Australian Prime Minister Albanese Confirms Trip to Indonesia Next Week

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Australian Prime Minister Albanese Confirms Trip to Indonesia Next Week

The trip will be the first by an Australian leader since Scott Morrison attended President Joko Widodo’s inauguration in late 2019.

Australian Prime Minister Albanese Confirms Trip to Indonesia Next Week
Credit: Depositphotos

Australia’s new Prime Minister Anthony Albanese and Foreign Minister Penny Wong will visit Jakarta next week, in a bid to kick off a new era in relations with the country’s largest neighbor. According to the Australian Financial Review, Albanese announced the visit to the Australian Labor Party (ALP)’s caucus in Canberra today. The AFR also confirmed the trip with Indonesia’s Ministry of Foreign Affairs.

The new Australian leader is fresh from last week’s compulsory and prearranged visit to Tokyo to attend the Quad Leaders’ Summit. But the fact that Albanese is choosing Indonesia as the destination for his first official overseas trip as prime minister – a plan that he announced during the campaign – indicates a desire to consolidate its relations with Southeast Asia in general, and its largest nation in particular.

During the election campaign that led up to the May 21 federal election, Albanese harped on the importance of Indonesia. As Rebecca Strating of La Trobe University noted in an article for The Conversation last week, Albanese also chose Indonesia as the destination of his first trips as leader of the ALP (2019) and his first trip as minister in Prime Minister Kevin Rudd’s cabinet (2007).

Relations between Canberra and Jakarta have advanced under the last several Liberal/National Coalition governments. Under Morrison, who also chose Jakarta as the destination of his first overseas trip as prime minister, the two countries signed a Comprehensive Strategic Partnership and the Indonesia-Australia Comprehensive Economic Partnership Agreement, which “creates a framework for Australia and Indonesia to unlock the vast potential of the bilateral economic partnership.”

But relations have long been hampered by a range of disagreements, ranging from human rights issues, Israel-Palestine, espionage, and regional security arrangements such as the AUKUS partnership, to a more general sense that Australia prioritizes its relations with the West – that it is reflexively “more Geneva and less Jakarta,” to reverse the disappointed ambitions of former Prime Minister Tony Abbott.

During the campaign, Labor said all the right things about regional engagement, pledging to bolster Australia’s relations with Southeast Asia by appointing a new senior envoy for regional affairs and creating an Office of South-East Asia within the Department of Foreign Affairs and Trade. The ALP also said it would also deliver an additional A$470 in bilateral and regional Overseas Development Assistance to Southeast Asia, focusing on Indonesia, as well as Cambodia, Laos, the Philippines, and Vietnam.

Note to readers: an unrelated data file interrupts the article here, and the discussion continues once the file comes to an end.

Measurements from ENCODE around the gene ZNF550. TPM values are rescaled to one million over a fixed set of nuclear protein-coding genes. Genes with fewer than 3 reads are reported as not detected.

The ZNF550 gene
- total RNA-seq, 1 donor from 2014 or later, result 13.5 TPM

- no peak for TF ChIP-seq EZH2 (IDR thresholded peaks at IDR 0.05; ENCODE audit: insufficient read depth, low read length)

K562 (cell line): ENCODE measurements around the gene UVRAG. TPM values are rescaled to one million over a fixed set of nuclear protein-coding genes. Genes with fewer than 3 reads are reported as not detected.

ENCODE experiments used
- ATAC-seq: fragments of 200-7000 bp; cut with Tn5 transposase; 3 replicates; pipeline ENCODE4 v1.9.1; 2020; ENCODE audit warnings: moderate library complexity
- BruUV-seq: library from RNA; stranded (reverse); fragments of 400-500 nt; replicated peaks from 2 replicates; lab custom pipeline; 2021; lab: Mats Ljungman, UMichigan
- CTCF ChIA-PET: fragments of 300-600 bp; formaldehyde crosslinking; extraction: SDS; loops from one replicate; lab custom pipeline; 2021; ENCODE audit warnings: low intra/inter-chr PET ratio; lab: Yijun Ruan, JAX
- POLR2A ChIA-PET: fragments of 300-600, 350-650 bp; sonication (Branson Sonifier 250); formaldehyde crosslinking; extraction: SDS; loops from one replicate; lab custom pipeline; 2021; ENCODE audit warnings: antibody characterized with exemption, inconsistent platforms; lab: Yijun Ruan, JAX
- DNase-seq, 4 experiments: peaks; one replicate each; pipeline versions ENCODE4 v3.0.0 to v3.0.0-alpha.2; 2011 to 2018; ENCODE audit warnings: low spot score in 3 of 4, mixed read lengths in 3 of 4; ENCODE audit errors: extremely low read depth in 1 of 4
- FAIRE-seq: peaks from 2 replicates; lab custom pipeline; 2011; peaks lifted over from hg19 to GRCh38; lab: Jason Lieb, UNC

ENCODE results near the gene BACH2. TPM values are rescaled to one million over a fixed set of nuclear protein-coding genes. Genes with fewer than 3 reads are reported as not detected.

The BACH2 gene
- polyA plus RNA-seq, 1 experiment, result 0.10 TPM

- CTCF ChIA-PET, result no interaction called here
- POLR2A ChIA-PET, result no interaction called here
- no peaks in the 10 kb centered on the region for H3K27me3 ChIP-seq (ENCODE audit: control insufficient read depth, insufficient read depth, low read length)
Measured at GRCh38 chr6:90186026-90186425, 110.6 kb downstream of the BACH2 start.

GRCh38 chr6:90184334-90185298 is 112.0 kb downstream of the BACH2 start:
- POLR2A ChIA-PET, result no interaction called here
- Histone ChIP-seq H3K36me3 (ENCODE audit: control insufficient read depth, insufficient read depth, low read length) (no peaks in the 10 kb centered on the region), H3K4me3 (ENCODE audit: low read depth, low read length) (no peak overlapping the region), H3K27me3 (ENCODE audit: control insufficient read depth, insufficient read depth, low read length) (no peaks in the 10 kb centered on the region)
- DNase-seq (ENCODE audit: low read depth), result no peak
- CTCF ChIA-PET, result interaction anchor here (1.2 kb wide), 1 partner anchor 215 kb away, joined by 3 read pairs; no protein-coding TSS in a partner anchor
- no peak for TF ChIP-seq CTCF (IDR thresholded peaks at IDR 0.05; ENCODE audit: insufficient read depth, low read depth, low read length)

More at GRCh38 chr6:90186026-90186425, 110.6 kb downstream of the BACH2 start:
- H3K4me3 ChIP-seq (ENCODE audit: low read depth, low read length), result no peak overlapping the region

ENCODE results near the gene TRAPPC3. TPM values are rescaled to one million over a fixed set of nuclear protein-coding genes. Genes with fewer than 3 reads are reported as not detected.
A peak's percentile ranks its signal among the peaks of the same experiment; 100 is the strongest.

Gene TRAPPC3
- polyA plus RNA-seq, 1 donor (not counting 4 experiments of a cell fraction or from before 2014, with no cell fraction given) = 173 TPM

While Indonesia and other individual nations did not rate much specific mention in Labor’s campaign manifesto, Wong has previously made it clear that she believes that the Coalition government had neglected relations with Jakarta.

“Our largest neighbor doesn’t seem to be getting the attention on the Morrison government’s agenda that it warrants,” she wrote in the Financial Review last June. “Jakarta has received a steady flow of high-level international visits throughout the pandemic, including three from China’s Foreign Minister Wang Yi. By contrast, neither [Foreign Minister] Marise Payne nor Scott Morrison has been to Indonesia since December 2019, despite making other high-profile overseas visits in that time.” The ALP’s national security plan promised a A$200 million climate and infrastructure partnership with Indonesia.

As I noted shortly after the May 21 federal election, the initial noises from Albanese’s campaign were “good news for nations hoping for closer, more multi-faceted Australian engagement with their region.” But when it comes to Indonesia, many Australian leaders have come to office with ambitious plans for building relations, only for ties to fray over the usual disagreements. As Strating argued, “Engaging with Indonesia requires creative, nuanced, and modulated diplomacy. Sensitivity around sovereignty, autonomy, and regional security is key.”

An inaugural trip to Jakarta is a bright start, but it remains to be seen whether Labor’s return to government marks the beginning of a genuine new era for Australia-Indonesia relations, or merely the latest iteration of a longstanding cycle.